OMG! OMG! My friend Mikael pointed me to this, and I just remembered that Mykel mentioned it too (synth friends have to be named Mikael it seems). It and it is awesome. This is what Speak & Spell would have sounded like had it been released now, or like, a prequel to Speak & Spell.
OK, that messed my music listening plans up. Now I will be listening to this for the foreseeable future. Vince Clark. Martin Gore. (Bows and says “iamnotworthyiamnotworthy”
Lately the notion of testing systems for intelligence has occupied some of my free time. One thing that interests me is alternative designs for the well-known Turing test. There are quite a few variants already out there, but I wanted to add two more.
The first is the double Turing test, where the computer is tasked with determining if the interlocutor on the other side is human and the human is tasked with detecting a computer:
The salient question becomes if the algorithms are different. We know they will be, since we have seen reverse Turing tests and captchas, but who will detect the other first? This version, a Turing game, seems more fair.
The other variant that I think is interesting is a Network Turing Test. Here the task is for one network to determine of another network if it contains more humans than computer actors:
The network that gets closest wins. The reason for tweaking the test this way is that we rarely if ever should think about intelligence as a non-networked concept. Variants on this test would be to detect at least one human/computer or eliminating the possibility that any one node in the network is either.
In principle, though, this raises the more important question of what it means to test for intelligence, or equivalence here. The Wittgensteinian answer seems to be that we misunderstand the word intelligence or its grammar if we think we can test for the existence of it. Maybe the concept of the Turing test is an inverse indication of something…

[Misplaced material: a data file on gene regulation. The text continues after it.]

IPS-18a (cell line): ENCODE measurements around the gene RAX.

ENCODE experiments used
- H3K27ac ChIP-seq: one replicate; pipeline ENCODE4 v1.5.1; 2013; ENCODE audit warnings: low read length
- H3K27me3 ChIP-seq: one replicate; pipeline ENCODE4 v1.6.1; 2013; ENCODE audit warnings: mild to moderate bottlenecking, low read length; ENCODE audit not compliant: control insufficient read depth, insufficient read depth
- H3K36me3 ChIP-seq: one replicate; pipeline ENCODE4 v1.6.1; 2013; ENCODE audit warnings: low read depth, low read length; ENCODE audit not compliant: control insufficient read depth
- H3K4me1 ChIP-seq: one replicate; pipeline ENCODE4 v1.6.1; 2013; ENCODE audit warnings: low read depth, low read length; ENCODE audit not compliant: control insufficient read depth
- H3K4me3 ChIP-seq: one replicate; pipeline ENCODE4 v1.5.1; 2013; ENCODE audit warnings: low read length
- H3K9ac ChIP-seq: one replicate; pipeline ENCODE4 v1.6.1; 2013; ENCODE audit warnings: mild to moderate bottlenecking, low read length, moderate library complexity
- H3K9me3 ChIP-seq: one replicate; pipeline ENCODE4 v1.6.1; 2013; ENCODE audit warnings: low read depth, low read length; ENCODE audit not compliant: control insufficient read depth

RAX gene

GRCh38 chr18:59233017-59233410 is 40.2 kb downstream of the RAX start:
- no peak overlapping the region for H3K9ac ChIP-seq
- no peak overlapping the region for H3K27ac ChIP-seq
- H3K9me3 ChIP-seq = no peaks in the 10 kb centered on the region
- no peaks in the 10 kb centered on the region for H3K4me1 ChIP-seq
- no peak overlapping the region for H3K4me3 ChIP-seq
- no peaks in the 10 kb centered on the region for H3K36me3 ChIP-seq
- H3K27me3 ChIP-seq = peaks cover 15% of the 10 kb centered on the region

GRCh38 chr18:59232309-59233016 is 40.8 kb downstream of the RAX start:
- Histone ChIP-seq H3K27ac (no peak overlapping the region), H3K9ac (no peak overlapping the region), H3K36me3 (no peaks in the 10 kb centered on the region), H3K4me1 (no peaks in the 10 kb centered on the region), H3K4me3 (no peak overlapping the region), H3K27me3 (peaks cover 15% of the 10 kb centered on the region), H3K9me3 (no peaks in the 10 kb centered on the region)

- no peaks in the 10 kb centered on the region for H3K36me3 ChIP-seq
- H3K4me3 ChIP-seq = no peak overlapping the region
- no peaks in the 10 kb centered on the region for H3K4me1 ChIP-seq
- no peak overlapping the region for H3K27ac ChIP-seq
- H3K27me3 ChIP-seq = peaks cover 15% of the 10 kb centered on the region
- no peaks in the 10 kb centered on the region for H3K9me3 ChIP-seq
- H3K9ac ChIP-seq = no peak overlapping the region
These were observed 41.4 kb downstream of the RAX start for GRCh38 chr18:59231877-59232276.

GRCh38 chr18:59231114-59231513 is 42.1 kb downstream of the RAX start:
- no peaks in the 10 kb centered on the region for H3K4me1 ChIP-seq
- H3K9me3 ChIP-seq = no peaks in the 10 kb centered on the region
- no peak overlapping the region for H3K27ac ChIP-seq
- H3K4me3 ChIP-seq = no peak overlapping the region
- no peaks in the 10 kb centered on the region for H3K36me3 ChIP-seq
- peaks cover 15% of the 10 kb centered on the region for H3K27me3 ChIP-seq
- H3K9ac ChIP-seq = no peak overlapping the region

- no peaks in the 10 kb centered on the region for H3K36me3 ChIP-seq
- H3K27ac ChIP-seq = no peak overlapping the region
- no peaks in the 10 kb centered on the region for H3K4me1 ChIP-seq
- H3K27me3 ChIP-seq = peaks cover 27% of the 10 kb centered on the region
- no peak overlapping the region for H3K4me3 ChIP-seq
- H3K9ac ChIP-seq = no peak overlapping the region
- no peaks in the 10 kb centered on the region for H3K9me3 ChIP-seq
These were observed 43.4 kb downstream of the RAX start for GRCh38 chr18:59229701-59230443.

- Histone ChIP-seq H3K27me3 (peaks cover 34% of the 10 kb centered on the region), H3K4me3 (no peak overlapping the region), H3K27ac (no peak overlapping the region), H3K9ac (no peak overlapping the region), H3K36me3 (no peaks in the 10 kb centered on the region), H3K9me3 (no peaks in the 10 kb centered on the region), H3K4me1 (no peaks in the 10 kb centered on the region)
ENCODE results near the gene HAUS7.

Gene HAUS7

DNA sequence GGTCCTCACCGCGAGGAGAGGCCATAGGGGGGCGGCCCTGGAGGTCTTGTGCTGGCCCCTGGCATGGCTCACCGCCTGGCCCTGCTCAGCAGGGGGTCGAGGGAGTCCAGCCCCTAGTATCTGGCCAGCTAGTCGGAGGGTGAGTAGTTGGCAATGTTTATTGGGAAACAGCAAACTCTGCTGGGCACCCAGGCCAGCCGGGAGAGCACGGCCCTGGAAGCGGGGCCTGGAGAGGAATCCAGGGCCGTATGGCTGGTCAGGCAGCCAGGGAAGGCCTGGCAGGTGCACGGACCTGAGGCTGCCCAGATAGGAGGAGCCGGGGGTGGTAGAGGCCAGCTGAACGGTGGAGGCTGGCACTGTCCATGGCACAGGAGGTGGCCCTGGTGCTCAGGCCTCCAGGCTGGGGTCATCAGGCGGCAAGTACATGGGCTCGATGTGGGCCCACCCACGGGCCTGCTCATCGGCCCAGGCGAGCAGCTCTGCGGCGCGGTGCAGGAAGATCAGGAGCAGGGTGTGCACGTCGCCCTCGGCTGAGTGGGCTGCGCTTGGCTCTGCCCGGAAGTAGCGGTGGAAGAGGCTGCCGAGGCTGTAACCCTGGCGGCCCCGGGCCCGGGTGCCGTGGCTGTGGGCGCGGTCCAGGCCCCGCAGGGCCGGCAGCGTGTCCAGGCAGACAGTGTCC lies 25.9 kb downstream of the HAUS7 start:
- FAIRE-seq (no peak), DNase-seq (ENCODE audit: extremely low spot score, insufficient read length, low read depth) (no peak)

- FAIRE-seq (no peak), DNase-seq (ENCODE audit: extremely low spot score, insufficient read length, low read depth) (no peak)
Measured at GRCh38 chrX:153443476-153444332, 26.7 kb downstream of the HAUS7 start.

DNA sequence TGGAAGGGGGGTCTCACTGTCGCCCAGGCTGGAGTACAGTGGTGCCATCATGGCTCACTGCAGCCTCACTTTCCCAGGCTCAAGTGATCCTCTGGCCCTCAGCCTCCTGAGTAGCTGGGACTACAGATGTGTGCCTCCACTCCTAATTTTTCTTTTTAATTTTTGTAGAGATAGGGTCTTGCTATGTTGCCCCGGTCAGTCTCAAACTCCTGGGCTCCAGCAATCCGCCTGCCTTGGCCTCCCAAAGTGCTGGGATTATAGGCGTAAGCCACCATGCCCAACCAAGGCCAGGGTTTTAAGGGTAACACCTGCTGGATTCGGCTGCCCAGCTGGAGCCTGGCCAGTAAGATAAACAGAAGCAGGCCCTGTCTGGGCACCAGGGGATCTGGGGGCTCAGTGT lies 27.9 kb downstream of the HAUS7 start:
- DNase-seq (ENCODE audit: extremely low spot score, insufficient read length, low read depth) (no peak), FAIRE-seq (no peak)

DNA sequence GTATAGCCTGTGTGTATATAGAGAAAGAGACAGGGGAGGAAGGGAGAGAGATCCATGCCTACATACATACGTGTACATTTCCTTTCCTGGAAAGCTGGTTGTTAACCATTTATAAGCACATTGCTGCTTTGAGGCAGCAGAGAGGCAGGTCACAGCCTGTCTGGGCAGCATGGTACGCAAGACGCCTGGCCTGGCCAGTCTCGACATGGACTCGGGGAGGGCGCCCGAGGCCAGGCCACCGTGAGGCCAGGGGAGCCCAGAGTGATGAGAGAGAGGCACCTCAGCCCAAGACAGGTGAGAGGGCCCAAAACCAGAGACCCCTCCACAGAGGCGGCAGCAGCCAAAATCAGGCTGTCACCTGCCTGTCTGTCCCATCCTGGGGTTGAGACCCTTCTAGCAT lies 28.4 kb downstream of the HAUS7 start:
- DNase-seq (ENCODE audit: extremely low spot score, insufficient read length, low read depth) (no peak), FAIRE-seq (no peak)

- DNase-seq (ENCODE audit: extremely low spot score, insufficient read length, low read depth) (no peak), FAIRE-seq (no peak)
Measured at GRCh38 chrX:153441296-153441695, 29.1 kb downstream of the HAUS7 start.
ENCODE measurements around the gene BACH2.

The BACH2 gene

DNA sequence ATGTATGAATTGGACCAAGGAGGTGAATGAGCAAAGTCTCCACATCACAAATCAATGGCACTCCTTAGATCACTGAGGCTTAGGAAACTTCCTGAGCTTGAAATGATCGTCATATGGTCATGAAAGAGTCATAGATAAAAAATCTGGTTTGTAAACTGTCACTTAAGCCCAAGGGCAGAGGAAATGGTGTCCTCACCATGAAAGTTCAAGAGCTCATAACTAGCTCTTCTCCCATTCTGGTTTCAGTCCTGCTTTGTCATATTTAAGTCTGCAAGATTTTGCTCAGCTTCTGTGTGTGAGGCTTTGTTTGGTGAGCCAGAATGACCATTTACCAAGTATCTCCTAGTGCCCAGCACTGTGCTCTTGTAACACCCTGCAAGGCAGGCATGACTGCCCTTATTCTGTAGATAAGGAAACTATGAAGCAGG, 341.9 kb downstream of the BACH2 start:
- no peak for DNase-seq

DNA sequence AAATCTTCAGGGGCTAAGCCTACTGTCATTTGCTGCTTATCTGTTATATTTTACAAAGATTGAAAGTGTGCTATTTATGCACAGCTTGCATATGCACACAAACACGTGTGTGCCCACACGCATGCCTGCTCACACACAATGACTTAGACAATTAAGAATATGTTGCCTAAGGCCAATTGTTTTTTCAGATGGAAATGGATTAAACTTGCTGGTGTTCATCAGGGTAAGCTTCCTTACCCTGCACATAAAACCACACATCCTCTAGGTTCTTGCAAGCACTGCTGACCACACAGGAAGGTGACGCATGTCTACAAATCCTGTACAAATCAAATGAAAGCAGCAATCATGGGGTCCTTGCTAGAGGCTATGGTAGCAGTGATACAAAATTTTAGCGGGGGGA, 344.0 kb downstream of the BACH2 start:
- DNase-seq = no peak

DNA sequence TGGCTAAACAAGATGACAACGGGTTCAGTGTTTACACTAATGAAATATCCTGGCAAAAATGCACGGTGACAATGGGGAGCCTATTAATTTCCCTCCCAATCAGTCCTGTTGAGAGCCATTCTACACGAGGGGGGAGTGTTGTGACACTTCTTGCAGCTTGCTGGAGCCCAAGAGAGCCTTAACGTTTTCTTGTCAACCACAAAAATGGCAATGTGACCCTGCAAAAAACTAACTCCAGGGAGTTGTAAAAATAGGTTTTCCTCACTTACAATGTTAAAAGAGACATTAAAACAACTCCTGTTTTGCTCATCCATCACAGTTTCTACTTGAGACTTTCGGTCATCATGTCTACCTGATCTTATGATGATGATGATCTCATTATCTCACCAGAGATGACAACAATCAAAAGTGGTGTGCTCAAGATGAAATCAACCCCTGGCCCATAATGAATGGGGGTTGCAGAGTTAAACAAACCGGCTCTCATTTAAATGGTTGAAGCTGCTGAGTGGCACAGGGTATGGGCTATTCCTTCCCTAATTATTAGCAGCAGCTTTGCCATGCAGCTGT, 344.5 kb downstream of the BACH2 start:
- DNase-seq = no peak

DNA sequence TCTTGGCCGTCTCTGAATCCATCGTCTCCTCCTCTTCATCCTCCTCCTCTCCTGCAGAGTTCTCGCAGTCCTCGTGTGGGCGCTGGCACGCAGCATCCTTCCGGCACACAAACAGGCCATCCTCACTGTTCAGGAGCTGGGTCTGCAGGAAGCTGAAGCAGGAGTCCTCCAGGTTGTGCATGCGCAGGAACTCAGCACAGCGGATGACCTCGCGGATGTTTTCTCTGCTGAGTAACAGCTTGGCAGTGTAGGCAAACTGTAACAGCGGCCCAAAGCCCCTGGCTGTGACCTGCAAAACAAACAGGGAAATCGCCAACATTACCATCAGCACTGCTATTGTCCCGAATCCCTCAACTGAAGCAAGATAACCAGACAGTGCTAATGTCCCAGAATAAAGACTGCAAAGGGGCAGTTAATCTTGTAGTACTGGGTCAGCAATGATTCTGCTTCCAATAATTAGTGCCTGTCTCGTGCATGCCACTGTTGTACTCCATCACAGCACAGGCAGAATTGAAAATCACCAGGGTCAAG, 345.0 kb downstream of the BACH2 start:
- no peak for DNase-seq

I have just started reading Acemoglu and Robinson on Why Nations Fail. It is an interesting book for many reasons, but one of the arguments the authors have explored that I find interesting is the notion that the commando capitalist economies that seem to be doing so well will ultimately fail. The argument has three parts. The first is essentially that growth in our society is Schumpeterian, that we need periods of creative destruction, and that is how capitalism grows:
The authors then note that the process of creative destruction always pits entrepreneurs against incumbents. The incumbents will behave as rent-seekers and seek legislation to protect their interests and hope that they can legislate away change. Entrepreneurs will power through and create new technologies, organizations and business models that disrupt the old.
And then finally Acemoglu and Robinson make the observation that in a commando economy the state will own the majority of the big companies, or be entwined with them. The will to see change, innovation and to encourage the engine of growth, creative destruction, declines radically with the investments you have in the incumbents.
Acemoglu & Robinson also point out that in commando economies a small elite will make these decisions, almost guaranteeing that there will be no real impetus to embrace disruption and destruction. Thus a commando economy can get one really good cycle, but that is about all. Certainly an interesting discussion, and a welcome counter-argument to the notion that commando capitalism is better than open and free markets. Let’s see what the evidence tells us in a couple of years. The book, however, is a great read.
The more I think about it, the clearer it seems to me that with the reduction in the cost of technologies comes the increased need for controlling people if you want to control the technologies.